Tea was originally a Chinese export first traded by the East India Company in 1685 from Canton (up river from Macao) and the trade was in 1750 a more valuable revenue stream than all of India. The trade was lost in 1833, and a year later native tea plants were found growing in Assam. Interest was reignited, the first export of tea from India was 12 tea chests in 1838. The Assam Tea Company took over the East India Company's tea plantations in 1839. By 1860, a million pounds (weight) of tea was being grown in:
- Assam. See also page Assam Tea Industry
- Nilgiri Hills
- Kangra Valley
- the Dooars
- Chittagong (now Bangladesh)
- Tea Planters Cachar 1865-1875 on the FIBIS database, over 200 names listed.
- FIBIS Journal Number 9, "Jokai Tea Estates" by Dick Barton. Includes a useful reading list.
- FIBIS Journal Number 24, "Life with Tea in India: The Diaries of Samuel Cleland Davidson" by Wendy Pratt and Peter Bleakley
- "Life with Tea and India: Diaries of Family Life in the Cachar Area". The first 10 minutes of a talk given by Wendy Pratt (FIBIS Member) and Peter Bleakley at the FIBIS Spring Lecture meeting 22 May 2010 is available to download or listen to on the podcast page. The full version is available for FIBIS members only in the FIBIS Social Network, previously known as the Members Area. Members can also access the accompanying visual presentation which displays impressive original material including photographs and equipment designs.
- Tea Images Images relating to tea planters and tea production comprising some of the original material mentioned above - examples of which are on this page.
- From the end of the 19th century special sections covering tea plantations appear in Thacker's Indian Directories. FIBIS Fact File No 3 - Indian Directories by Richard Morgan states "The tea section lists within each area the names of the firms, their “tea gardens” (areas under cultivation), the trade mark or logo of the company as it was stamped on their tea chests , the postal address, acreage, proprietors, general managers and assistants, Indian agents and addresses, and London Agents and addresses”
An example is given of how a genealogical history can be obtained by using the annual directories in this context.
Some Thackers are available online, refer Directories online-Thacker's Indian Directory
- Guide to James Finlay & Co Managers and Assistants Letterbooks University of Glasgow. .Finlay Muir & Co as the company became known began to diversify into tea estate management around 1882 and by 1901 was managing extensive tea estates in India and Sri Lanka. These letterbooks contain a wealth of information about the men recruited in Britain to manage the Finlay tea estate business overseas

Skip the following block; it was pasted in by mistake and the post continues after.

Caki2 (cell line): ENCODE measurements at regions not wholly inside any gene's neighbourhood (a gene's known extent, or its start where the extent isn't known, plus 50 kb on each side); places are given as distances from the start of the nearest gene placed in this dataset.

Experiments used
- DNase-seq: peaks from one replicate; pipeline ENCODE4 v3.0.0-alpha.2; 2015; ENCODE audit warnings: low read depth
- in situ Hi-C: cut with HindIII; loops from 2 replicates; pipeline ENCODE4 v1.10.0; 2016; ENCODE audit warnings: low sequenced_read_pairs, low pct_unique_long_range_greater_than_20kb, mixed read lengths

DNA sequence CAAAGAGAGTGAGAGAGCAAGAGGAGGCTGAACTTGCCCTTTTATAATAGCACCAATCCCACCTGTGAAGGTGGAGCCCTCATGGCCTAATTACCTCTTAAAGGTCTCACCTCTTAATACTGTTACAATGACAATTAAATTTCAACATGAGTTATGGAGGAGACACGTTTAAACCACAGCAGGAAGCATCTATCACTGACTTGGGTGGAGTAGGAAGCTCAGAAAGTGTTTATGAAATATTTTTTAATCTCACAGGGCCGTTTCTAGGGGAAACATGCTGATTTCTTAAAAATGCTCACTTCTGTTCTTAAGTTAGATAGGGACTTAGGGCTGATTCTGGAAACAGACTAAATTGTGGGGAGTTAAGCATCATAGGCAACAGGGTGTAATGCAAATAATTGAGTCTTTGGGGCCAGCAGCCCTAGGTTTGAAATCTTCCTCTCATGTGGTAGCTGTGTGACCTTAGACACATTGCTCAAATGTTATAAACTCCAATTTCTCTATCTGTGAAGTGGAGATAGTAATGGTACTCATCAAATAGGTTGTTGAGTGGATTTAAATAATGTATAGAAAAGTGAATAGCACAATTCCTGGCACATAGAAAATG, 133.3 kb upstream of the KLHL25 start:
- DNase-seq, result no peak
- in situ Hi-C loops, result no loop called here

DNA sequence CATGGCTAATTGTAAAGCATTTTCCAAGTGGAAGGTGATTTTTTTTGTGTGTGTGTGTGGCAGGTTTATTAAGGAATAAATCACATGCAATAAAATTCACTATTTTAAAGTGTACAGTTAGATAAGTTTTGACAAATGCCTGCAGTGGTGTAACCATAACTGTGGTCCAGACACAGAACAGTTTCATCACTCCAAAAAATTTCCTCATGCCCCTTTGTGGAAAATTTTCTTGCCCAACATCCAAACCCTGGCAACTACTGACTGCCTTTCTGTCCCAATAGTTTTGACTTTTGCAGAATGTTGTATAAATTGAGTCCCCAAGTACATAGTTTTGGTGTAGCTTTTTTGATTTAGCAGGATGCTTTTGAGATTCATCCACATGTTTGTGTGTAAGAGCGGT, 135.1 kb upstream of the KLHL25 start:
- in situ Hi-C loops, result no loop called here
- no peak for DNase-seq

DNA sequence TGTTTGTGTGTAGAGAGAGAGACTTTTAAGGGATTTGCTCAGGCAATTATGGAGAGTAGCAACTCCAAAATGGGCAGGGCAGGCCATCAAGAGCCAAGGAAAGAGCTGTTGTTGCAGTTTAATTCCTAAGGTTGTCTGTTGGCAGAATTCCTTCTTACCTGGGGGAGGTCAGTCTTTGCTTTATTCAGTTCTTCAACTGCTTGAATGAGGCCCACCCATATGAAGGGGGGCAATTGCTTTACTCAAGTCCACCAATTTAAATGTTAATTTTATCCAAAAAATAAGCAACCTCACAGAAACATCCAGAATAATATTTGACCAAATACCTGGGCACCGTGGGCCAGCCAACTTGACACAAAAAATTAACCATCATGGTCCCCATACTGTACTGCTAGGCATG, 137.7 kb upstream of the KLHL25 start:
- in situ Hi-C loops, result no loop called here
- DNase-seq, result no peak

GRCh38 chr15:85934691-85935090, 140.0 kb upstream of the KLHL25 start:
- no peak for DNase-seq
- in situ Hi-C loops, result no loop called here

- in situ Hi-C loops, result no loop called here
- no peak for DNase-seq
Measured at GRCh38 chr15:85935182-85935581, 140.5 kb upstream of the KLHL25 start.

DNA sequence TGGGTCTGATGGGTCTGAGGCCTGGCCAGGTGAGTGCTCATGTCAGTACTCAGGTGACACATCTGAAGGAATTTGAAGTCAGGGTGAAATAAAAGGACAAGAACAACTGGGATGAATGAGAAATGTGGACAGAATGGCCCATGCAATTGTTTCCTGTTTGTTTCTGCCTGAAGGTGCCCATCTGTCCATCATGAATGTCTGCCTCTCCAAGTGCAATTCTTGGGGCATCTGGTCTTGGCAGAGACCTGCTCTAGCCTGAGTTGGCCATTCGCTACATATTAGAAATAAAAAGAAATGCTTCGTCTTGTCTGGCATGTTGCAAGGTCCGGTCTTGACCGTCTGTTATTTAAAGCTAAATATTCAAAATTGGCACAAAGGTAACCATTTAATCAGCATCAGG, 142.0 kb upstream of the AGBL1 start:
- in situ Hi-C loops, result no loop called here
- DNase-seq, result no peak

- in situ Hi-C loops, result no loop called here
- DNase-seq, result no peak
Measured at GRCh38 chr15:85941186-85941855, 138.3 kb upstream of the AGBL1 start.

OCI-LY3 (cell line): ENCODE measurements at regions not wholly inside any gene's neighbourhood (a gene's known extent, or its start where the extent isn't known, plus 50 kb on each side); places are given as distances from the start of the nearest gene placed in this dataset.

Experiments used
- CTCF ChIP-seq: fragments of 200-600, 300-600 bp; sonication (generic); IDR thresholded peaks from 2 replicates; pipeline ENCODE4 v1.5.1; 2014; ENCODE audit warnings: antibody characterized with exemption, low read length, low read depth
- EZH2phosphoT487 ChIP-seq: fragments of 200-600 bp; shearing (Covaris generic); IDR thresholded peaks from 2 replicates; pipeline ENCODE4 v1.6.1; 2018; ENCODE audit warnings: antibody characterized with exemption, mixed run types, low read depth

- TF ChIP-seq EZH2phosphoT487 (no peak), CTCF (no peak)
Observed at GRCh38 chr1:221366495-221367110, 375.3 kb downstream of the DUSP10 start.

- BACSA (British Association for Cemeteries in South Asia) cemetery publications is
- Bangladesh: Tombs in Tea by John Radford and Susan Farrington, 2001, 96pp.
- Covers tea areas in the valleys of Luskerpore, Balisera, Manu/Doloi, Lungla and Juri; also the oldest cemetery in Sylhet town. 45 illustrations, maps and plans.
- See BACSA Books.
- BACSA have put the indexes to these cemetery books online and these indexes are free to browse. If an indexed name is of interest then application can be made to BACSA for details of the relevant burial inscription - charges apply for this service
Volunteer Regiments involving tea planters include
- Northern Bengal Mounted Rifles with headquarters at Darjeeling
- Assam Valley Light Horse with headquarters at Dibrugarh
- Surma Valley Light Horse with headquarters at Silchar
- Punjab Light Horse had a detachment at Palampur in the Kangra Valley in 1898. It is not known whether this detachment continued past 1905, when many planters left the area following the 1905 Kangra earthquake.
- The British Library has the following books in its catalogue:
- Taylor’s Maps of the following Tea Districts, Darjeeling, Terai, Jalpaiguri and Dooars, Darrang, Golaghat, Jorhat Nowgong, Sibsagar, Lakhimpur, Dibrugarh, Cachar, Sylhet, with complete Index to all Tea Gardens, published 1910
- Map of Darjeeling & Terai; Plate 1 British Library Online Gallery (click to enlarge)
- Tales and Songs from an Assam Tea Garden by Maurice P. Hanley (Calcutta 1928) UIN: BLL0100158619
- The Trials of a Planter by Oscar Lindgren (Kalimpong 1933) UIN: BLL01002174145
- Assam Planter: Tea Planting and Hunting in the Assam Jungle by A. R. Ramsden. (London 1945) UIN: BLL01009605678
Historical books online
- Report No 23 : Report upon the present condition and future of tea cultivation in the north-west provinces and in the Punjab from Selections from the records of the Government of India (Home Department) 1857 Google Books
- Selections from the Public Correspondence of the Punjab Government Volume IV No 2: I Correspondence regarding Tea Plantations in the Punjab Provinces 1859 Google Books
- "Industrial Resources of British India" in The Quarterly Review contains a section on tea, Google Books, 1863
- East India (Products) Part I Reports on the Tea and Tobacco Industries in India. Part of a larger publication [UK Parliamentary Papers] Accounts and Papers East India. Continued Session 5 March-7 August 1874 Volume XLVIII Google Books.